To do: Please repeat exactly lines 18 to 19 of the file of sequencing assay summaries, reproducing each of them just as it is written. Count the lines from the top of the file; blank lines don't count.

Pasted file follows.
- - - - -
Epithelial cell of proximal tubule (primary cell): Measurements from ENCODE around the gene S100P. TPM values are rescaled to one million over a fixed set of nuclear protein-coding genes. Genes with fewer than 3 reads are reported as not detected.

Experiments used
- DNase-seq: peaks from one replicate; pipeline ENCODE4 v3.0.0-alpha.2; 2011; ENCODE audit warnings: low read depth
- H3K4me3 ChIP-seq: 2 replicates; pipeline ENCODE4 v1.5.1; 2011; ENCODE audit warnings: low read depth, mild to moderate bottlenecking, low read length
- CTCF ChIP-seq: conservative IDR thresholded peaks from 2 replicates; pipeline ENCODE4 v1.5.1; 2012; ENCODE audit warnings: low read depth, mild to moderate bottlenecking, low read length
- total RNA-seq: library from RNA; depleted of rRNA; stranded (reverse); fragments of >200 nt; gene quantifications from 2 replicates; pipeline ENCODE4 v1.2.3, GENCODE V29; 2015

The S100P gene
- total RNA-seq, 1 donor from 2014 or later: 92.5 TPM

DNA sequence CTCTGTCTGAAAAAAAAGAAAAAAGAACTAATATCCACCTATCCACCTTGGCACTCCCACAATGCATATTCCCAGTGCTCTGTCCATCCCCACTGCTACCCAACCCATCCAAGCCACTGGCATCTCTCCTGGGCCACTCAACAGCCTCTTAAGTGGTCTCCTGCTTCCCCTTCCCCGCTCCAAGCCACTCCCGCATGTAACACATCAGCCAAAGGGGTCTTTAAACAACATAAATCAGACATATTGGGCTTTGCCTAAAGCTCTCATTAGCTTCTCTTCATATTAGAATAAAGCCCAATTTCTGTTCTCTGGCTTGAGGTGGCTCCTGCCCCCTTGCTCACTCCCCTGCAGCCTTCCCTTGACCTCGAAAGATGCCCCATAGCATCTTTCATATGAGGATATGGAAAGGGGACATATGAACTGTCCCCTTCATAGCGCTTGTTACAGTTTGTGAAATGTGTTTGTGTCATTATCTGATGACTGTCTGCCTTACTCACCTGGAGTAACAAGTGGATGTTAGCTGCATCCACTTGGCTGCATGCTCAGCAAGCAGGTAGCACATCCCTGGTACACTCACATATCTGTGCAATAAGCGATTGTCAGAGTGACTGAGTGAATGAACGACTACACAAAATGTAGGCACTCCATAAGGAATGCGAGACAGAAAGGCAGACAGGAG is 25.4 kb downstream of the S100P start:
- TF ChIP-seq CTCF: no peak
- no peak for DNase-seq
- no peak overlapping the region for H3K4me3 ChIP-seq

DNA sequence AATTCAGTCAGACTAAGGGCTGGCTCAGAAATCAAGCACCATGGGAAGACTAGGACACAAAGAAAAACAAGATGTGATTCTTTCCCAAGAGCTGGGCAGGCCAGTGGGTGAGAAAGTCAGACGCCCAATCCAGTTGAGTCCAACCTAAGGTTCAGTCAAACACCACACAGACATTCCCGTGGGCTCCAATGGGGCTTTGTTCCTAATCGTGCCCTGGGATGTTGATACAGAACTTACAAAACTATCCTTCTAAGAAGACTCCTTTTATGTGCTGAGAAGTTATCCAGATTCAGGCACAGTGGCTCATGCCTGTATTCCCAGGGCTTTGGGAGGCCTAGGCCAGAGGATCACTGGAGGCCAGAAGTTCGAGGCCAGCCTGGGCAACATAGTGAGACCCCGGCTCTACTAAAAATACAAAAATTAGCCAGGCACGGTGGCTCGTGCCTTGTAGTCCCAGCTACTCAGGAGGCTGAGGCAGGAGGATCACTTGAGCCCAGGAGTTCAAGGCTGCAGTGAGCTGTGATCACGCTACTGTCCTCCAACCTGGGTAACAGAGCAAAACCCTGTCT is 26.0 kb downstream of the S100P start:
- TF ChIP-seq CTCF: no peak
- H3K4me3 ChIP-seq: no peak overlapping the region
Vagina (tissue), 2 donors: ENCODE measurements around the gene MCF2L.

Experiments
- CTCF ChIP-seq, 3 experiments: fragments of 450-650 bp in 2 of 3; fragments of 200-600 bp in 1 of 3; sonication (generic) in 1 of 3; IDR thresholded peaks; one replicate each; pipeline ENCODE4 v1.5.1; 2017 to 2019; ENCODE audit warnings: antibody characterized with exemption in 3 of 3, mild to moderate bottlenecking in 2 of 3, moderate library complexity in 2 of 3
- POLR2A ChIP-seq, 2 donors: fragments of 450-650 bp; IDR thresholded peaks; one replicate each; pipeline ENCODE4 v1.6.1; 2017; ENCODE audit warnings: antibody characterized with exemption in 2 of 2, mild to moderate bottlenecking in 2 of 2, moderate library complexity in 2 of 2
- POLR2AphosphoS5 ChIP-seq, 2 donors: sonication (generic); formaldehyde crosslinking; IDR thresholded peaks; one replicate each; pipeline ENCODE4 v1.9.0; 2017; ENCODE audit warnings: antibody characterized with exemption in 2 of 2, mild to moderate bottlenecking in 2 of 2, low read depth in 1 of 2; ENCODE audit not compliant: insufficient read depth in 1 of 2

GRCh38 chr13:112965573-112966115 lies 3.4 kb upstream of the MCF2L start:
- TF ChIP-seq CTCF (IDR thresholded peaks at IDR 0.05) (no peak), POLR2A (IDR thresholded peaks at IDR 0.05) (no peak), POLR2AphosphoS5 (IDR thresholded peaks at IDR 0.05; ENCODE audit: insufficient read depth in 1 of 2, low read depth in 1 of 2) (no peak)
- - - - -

- CTCF ChIP-seq, 3 experiments: fragments of 450-650 bp in 2 of 3; fragments of 200-600 bp in 1 of 3; sonication (generic) in 1 of 3; IDR thresholded peaks; one replicate each; pipeline ENCODE4 v1.5.1; 2017 to 2019; ENCODE audit warnings: antibody characterized with exemption in 3 of 3, mild to moderate bottlenecking in 2 of 3, moderate library complexity in 2 of 3
- POLR2A ChIP-seq, 2 donors: fragments of 450-650 bp; IDR thresholded peaks; one replicate each; pipeline ENCODE4 v1.6.1; 2017; ENCODE audit warnings: antibody characterized with exemption in 2 of 2, mild to moderate bottlenecking in 2 of 2, moderate library complexity in 2 of 2